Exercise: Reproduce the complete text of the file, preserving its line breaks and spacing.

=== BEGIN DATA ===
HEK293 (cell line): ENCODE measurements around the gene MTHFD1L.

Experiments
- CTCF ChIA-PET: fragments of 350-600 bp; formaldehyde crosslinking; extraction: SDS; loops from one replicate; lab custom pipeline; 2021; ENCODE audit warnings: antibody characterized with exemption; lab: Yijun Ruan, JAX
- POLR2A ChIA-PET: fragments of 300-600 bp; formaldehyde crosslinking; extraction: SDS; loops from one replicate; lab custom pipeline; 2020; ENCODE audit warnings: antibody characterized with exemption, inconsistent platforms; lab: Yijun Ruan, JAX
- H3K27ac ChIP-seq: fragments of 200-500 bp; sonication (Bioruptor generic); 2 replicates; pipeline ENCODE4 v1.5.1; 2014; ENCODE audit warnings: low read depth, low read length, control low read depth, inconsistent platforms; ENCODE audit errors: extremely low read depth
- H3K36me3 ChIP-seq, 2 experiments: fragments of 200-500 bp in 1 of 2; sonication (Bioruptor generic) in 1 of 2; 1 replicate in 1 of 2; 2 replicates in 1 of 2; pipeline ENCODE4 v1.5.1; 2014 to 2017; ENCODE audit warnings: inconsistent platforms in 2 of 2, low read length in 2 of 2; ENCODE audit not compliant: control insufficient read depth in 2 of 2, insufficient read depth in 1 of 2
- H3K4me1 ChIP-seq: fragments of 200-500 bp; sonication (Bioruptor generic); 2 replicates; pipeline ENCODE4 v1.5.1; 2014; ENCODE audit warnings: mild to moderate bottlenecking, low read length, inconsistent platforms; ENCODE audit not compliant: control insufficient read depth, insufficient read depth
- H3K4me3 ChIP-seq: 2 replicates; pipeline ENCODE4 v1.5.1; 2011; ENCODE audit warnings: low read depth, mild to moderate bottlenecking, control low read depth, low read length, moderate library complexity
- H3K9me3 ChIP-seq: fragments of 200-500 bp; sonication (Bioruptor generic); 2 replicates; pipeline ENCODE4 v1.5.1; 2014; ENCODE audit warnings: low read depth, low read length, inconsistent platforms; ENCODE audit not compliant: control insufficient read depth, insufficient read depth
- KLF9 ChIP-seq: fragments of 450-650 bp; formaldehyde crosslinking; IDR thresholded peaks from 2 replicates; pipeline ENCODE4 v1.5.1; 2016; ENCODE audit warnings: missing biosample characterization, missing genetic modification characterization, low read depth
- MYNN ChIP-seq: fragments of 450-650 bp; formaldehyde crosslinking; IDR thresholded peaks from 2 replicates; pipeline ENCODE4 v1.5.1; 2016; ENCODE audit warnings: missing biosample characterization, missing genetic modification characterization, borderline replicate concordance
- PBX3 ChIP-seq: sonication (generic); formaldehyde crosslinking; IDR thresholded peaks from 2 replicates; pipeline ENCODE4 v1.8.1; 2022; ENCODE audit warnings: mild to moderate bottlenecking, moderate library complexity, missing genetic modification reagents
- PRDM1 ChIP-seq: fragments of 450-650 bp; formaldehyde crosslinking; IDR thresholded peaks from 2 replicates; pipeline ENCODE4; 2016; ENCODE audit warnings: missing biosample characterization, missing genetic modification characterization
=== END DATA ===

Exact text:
HEK293 (cell line): ENCODE measurements around the gene MTHFD1L.

Experiments
- CTCF ChIA-PET: fragments of 350-600 bp; formaldehyde crosslinking; extraction: SDS; loops from one replicate; lab custom pipeline; 2021; ENCODE audit warnings: antibody characterized with exemption; lab: Yijun Ruan, JAX
- POLR2A ChIA-PET: fragments of 300-600 bp; formaldehyde crosslinking; extraction: SDS; loops from one replicate; lab custom pipeline; 2020; ENCODE audit warnings: antibody characterized with exemption, inconsistent platforms; lab: Yijun Ruan, JAX
- H3K27ac ChIP-seq: fragments of 200-500 bp; sonication (Bioruptor generic); 2 replicates; pipeline ENCODE4 v1.5.1; 2014; ENCODE audit warnings: low read depth, low read length, control low read depth, inconsistent platforms; ENCODE audit errors: extremely low read depth
- H3K36me3 ChIP-seq, 2 experiments: fragments of 200-500 bp in 1 of 2; sonication (Bioruptor generic) in 1 of 2; 1 replicate in 1 of 2; 2 replicates in 1 of 2; pipeline ENCODE4 v1.5.1; 2014 to 2017; ENCODE audit warnings: inconsistent platforms in 2 of 2, low read length in 2 of 2; ENCODE audit not compliant: control insufficient read depth in 2 of 2, insufficient read depth in 1 of 2
- H3K4me1 ChIP-seq: fragments of 200-500 bp; sonication (Bioruptor generic); 2 replicates; pipeline ENCODE4 v1.5.1; 2014; ENCODE audit warnings: mild to moderate bottlenecking, low read length, inconsistent platforms; ENCODE audit not compliant: control insufficient read depth, insufficient read depth
- H3K4me3 ChIP-seq: 2 replicates; pipeline ENCODE4 v1.5.1; 2011; ENCODE audit warnings: low read depth, mild to moderate bottlenecking, control low read depth, low read length, moderate library complexity
- H3K9me3 ChIP-seq: fragments of 200-500 bp; sonication (Bioruptor generic); 2 replicates; pipeline ENCODE4 v1.5.1; 2014; ENCODE audit warnings: low read depth, low read length, inconsistent platforms; ENCODE audit not compliant: control insufficient read depth, insufficient read depth
- KLF9 ChIP-seq: fragments of 450-650 bp; formaldehyde crosslinking; IDR thresholded peaks from 2 replicates; pipeline ENCODE4 v1.5.1; 2016; ENCODE audit warnings: missing biosample characterization, missing genetic modification characterization, low read depth
- MYNN ChIP-seq: fragments of 450-650 bp; formaldehyde crosslinking; IDR thresholded peaks from 2 replicates; pipeline ENCODE4 v1.5.1; 2016; ENCODE audit warnings: missing biosample characterization, missing genetic modification characterization, borderline replicate concordance
- PBX3 ChIP-seq: sonication (generic); formaldehyde crosslinking; IDR thresholded peaks from 2 replicates; pipeline ENCODE4 v1.8.1; 2022; ENCODE audit warnings: mild to moderate bottlenecking, moderate library complexity, missing genetic modification reagents
- PRDM1 ChIP-seq: fragments of 450-650 bp; formaldehyde crosslinking; IDR thresholded peaks from 2 replicates; pipeline ENCODE4; 2016; ENCODE audit warnings: missing biosample characterization, missing genetic modification characterization